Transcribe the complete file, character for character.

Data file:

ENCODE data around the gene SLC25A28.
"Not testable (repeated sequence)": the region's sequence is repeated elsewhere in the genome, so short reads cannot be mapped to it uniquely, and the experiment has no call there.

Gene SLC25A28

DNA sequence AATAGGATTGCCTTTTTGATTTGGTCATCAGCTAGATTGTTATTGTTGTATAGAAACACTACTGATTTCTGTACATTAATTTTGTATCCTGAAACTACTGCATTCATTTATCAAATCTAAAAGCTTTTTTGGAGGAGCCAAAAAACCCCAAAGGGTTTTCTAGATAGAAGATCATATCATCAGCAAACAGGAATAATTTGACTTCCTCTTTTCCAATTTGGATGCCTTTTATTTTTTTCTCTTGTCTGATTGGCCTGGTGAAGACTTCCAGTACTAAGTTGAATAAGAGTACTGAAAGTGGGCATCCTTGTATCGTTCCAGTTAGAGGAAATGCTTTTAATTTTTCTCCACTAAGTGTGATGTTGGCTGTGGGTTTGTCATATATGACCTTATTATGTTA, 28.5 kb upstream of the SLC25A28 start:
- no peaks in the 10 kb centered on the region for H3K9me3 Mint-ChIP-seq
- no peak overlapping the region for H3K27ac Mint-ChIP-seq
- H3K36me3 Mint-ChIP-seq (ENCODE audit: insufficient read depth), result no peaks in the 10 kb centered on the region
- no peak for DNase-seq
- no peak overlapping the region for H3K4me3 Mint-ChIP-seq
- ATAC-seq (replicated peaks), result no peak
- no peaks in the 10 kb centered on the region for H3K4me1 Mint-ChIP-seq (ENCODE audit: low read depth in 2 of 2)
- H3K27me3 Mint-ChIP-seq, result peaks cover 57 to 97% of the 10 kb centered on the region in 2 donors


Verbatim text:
ENCODE data around the gene SLC25A28.
"Not testable (repeated sequence)": the region's sequence is repeated elsewhere in the genome, so short reads cannot be mapped to it uniquely, and the experiment has no call there.

Gene SLC25A28

DNA sequence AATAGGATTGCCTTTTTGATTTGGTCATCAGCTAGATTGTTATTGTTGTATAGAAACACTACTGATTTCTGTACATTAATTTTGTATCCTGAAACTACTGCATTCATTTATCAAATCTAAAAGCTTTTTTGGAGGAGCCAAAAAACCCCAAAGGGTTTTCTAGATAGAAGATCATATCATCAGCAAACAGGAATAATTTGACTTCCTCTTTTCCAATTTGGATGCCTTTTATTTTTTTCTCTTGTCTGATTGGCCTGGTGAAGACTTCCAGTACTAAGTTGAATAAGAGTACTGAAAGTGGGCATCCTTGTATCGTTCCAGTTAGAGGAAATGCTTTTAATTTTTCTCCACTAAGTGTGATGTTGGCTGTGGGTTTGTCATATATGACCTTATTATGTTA, 28.5 kb upstream of the SLC25A28 start:
- no peaks in the 10 kb centered on the region for H3K9me3 Mint-ChIP-seq
- no peak overlapping the region for H3K27ac Mint-ChIP-seq
- H3K36me3 Mint-ChIP-seq (ENCODE audit: insufficient read depth), result no peaks in the 10 kb centered on the region
- no peak for DNase-seq
- no peak overlapping the region for H3K4me3 Mint-ChIP-seq
- ATAC-seq (replicated peaks), result no peak
- no peaks in the 10 kb centered on the region for H3K4me1 Mint-ChIP-seq (ENCODE audit: low read depth in 2 of 2)
- H3K27me3 Mint-ChIP-seq, result peaks cover 57 to 97% of the 10 kb centered on the region in 2 donors